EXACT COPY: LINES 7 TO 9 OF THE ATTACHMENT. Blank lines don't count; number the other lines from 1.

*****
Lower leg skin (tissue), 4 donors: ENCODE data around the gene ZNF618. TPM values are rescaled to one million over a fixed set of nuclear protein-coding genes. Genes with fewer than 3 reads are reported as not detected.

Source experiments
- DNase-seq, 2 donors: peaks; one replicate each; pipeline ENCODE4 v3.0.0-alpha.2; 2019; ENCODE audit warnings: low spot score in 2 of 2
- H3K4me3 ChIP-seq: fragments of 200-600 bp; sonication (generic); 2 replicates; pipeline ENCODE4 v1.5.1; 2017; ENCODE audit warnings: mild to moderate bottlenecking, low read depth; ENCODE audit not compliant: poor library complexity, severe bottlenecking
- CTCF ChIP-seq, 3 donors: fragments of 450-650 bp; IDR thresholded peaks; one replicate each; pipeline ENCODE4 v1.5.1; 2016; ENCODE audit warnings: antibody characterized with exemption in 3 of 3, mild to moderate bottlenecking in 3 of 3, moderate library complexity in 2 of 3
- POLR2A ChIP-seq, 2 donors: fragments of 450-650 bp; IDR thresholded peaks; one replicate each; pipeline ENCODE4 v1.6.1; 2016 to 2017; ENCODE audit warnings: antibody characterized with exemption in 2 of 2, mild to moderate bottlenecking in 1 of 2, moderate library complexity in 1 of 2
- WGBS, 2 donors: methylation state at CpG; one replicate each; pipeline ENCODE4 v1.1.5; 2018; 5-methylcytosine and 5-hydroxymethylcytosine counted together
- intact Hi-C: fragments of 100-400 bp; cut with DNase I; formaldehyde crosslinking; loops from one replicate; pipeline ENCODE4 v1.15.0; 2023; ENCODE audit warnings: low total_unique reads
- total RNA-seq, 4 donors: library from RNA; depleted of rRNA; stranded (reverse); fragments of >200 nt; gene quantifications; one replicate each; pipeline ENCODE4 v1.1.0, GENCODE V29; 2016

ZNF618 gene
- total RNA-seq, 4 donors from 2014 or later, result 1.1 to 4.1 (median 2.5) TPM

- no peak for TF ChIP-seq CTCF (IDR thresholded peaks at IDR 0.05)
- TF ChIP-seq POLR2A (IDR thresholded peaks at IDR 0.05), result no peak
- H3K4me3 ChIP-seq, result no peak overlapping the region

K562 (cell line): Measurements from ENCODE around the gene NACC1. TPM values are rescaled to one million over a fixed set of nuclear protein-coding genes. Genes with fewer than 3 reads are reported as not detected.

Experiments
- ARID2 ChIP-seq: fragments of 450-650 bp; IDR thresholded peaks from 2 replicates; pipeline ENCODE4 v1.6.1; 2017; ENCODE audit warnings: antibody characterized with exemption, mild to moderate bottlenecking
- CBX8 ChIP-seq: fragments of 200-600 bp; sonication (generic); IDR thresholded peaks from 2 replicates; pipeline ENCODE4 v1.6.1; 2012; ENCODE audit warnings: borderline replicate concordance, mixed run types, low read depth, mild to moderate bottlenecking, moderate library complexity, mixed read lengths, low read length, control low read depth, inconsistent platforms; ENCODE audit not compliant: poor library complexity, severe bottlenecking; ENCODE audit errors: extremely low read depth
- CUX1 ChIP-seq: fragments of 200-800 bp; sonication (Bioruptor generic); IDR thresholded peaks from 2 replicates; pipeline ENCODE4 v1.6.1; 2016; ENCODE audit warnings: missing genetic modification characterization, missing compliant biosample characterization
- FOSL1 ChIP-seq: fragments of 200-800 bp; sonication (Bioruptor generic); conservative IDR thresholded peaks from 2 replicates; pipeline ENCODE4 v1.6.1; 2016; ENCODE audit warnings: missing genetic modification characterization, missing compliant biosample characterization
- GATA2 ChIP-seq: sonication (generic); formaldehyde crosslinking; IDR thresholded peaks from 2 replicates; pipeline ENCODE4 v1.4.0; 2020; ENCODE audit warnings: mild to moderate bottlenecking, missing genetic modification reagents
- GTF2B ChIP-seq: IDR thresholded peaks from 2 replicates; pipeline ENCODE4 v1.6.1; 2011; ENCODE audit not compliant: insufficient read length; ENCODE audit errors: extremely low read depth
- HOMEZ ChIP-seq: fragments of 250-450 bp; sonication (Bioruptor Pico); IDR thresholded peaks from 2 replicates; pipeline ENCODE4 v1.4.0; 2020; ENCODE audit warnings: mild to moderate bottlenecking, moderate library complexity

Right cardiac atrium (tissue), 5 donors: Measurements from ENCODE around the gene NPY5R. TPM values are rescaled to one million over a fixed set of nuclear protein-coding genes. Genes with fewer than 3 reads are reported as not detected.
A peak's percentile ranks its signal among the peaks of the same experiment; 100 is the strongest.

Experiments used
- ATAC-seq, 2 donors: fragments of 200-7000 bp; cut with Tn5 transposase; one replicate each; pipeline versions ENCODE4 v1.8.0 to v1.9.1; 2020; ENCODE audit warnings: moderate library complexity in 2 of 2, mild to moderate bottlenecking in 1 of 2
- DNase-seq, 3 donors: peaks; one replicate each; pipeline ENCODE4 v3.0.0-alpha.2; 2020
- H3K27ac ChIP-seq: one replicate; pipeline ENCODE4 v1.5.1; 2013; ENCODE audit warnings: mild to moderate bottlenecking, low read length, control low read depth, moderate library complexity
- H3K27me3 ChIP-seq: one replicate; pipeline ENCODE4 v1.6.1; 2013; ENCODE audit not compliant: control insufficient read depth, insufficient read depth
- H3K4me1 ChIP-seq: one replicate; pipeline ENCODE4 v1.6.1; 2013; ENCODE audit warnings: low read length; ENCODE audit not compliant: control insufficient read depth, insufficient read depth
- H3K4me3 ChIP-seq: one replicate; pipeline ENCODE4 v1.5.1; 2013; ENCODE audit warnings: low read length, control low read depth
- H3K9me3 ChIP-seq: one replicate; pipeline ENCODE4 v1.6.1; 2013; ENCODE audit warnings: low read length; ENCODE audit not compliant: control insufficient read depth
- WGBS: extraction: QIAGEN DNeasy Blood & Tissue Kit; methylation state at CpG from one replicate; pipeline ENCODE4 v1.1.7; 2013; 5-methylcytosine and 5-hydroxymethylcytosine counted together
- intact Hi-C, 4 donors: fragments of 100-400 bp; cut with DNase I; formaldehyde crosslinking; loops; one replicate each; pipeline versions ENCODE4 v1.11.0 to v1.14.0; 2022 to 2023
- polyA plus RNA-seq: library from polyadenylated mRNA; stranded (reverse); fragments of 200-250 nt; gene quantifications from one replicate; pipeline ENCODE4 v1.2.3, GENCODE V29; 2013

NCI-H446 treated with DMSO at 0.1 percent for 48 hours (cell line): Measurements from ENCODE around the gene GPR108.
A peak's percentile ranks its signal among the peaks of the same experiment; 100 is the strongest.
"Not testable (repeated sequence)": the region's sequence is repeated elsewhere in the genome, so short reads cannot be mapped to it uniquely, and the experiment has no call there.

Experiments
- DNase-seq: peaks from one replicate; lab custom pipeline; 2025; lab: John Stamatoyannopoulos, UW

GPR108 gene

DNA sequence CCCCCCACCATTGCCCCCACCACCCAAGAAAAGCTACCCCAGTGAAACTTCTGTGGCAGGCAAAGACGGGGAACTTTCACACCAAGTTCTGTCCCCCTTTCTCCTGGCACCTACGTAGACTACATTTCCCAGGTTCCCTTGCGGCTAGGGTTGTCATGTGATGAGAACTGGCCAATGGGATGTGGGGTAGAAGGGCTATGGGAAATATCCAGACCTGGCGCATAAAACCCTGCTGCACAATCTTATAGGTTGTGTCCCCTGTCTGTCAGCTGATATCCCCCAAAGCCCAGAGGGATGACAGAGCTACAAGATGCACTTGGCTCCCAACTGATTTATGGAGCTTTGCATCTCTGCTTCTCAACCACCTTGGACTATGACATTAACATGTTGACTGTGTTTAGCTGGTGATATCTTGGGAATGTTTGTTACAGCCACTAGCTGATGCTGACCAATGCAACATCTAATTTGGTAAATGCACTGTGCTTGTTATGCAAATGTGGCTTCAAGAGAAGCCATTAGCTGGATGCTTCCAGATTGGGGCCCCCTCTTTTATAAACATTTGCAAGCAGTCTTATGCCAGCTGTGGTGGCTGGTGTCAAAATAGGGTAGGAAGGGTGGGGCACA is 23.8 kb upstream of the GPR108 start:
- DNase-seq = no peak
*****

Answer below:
- WGBS, 2 donors: methylation state at CpG; one replicate each; pipeline ENCODE4 v1.1.5; 2018; 5-methylcytosine and 5-hydroxymethylcytosine counted together
- intact Hi-C: fragments of 100-400 bp; cut with DNase I; formaldehyde crosslinking; loops from one replicate; pipeline ENCODE4 v1.15.0; 2023; ENCODE audit warnings: low total_unique reads
- total RNA-seq, 4 donors: library from RNA; depleted of rRNA; stranded (reverse); fragments of >200 nt; gene quantifications; one replicate each; pipeline ENCODE4 v1.1.0, GENCODE V29; 2016